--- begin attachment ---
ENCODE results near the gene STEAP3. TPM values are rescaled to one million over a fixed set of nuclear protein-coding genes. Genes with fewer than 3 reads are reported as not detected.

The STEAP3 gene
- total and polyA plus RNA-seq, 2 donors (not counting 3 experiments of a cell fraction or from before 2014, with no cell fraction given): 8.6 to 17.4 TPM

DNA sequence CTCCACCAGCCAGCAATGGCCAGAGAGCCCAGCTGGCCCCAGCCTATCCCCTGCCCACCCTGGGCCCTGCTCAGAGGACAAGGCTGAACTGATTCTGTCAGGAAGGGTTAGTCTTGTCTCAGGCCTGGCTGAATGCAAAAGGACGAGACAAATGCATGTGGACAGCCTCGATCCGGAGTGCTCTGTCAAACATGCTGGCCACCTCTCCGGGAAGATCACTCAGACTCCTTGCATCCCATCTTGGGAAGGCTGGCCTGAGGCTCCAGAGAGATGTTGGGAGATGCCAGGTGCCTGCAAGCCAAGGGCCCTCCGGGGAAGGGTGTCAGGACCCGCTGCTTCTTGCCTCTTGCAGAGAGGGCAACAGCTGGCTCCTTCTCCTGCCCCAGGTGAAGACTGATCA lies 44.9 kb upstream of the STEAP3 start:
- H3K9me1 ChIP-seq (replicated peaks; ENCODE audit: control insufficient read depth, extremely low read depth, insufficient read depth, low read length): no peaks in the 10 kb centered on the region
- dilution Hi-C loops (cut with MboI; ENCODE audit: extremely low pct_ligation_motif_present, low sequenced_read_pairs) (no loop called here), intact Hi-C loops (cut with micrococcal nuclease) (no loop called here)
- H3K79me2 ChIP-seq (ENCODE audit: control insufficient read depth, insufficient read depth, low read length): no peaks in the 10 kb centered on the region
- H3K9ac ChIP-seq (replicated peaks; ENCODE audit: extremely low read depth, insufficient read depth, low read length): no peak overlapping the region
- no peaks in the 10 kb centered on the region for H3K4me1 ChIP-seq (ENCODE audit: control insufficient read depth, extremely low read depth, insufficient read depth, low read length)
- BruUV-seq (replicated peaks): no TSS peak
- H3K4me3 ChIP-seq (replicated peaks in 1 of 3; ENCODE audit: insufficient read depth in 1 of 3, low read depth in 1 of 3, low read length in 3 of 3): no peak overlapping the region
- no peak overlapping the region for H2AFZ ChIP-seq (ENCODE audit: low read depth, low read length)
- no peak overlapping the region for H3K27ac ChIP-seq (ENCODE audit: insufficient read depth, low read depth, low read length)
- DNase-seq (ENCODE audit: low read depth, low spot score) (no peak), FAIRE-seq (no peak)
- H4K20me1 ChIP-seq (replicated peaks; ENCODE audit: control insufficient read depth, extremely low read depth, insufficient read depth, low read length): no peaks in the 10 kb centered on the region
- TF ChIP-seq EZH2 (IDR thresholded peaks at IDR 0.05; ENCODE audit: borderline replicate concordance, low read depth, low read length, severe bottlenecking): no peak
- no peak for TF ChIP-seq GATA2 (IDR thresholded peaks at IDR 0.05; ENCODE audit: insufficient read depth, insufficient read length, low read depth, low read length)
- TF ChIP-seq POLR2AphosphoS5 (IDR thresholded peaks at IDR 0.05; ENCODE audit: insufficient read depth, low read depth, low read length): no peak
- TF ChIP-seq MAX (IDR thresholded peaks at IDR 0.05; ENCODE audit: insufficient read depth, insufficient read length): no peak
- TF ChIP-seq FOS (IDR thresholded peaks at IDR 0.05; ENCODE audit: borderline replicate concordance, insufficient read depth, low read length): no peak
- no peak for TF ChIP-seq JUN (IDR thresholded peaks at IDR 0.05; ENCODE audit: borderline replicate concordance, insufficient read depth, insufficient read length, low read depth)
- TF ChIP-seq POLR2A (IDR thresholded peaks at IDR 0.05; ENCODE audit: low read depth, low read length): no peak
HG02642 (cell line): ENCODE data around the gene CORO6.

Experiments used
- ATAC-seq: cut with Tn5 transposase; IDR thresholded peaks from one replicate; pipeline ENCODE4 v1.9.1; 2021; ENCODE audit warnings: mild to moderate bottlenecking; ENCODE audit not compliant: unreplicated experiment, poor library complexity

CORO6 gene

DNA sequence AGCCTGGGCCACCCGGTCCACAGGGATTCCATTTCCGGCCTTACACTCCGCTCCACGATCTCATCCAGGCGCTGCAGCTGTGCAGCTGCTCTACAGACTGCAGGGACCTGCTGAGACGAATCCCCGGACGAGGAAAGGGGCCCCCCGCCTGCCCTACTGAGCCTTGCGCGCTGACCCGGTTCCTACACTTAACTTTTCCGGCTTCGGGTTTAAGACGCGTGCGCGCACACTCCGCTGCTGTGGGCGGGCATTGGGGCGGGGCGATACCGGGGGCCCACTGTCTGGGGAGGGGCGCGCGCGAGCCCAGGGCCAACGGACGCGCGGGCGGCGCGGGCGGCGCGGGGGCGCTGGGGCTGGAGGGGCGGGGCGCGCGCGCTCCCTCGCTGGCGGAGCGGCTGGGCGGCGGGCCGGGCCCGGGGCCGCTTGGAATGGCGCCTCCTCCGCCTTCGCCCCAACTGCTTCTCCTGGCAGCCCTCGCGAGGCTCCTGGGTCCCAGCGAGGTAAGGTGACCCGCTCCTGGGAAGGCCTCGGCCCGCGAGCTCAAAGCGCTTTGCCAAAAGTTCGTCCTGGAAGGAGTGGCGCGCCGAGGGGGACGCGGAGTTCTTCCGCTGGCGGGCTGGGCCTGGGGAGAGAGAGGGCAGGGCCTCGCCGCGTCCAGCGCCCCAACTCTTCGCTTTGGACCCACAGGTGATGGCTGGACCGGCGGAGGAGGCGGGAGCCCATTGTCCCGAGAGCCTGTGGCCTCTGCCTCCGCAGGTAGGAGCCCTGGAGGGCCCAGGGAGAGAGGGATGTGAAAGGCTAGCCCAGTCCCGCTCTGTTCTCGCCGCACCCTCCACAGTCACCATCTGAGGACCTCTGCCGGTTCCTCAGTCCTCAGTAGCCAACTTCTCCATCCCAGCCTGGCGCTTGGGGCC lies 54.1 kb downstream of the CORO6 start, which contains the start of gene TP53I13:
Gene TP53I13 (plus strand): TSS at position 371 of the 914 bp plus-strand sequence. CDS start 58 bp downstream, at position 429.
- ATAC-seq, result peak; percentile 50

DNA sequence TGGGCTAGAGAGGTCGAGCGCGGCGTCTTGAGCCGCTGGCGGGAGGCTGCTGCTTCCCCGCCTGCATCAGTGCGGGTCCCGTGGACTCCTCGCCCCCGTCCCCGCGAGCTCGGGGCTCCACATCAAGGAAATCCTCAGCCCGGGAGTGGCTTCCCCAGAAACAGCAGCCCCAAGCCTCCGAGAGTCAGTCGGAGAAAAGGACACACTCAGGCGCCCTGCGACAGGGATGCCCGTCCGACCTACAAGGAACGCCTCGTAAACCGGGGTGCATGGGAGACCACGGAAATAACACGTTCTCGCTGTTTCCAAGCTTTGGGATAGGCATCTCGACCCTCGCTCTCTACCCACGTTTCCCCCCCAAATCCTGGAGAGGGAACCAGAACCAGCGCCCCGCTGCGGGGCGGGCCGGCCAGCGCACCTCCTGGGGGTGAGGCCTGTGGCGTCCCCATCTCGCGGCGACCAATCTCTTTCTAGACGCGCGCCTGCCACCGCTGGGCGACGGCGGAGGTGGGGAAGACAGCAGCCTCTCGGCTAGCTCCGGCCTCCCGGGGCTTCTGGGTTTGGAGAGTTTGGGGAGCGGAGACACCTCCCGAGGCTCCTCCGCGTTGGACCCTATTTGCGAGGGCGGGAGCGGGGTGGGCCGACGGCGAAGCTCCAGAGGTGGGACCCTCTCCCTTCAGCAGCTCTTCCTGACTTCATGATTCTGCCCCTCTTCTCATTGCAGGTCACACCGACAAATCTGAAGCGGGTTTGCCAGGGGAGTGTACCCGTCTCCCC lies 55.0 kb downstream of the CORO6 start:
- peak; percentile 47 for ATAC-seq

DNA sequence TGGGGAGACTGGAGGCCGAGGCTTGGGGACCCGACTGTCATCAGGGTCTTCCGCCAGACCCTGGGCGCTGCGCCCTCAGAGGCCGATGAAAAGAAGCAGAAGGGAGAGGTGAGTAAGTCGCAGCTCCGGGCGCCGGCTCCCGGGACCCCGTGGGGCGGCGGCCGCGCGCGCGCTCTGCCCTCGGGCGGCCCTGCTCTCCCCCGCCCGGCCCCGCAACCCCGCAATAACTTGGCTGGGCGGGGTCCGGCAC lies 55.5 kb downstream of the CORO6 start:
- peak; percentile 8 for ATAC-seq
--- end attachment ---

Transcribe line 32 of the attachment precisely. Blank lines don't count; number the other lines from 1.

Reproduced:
DNA sequence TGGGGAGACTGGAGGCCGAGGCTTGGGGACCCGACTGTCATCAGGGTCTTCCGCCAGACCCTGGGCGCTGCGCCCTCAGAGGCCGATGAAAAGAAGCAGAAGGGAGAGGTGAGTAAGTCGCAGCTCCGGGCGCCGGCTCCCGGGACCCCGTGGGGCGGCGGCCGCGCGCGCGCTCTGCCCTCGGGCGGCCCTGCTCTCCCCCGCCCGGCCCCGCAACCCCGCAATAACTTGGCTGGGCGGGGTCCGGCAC lies 55.5 kb downstream of the CORO6 start: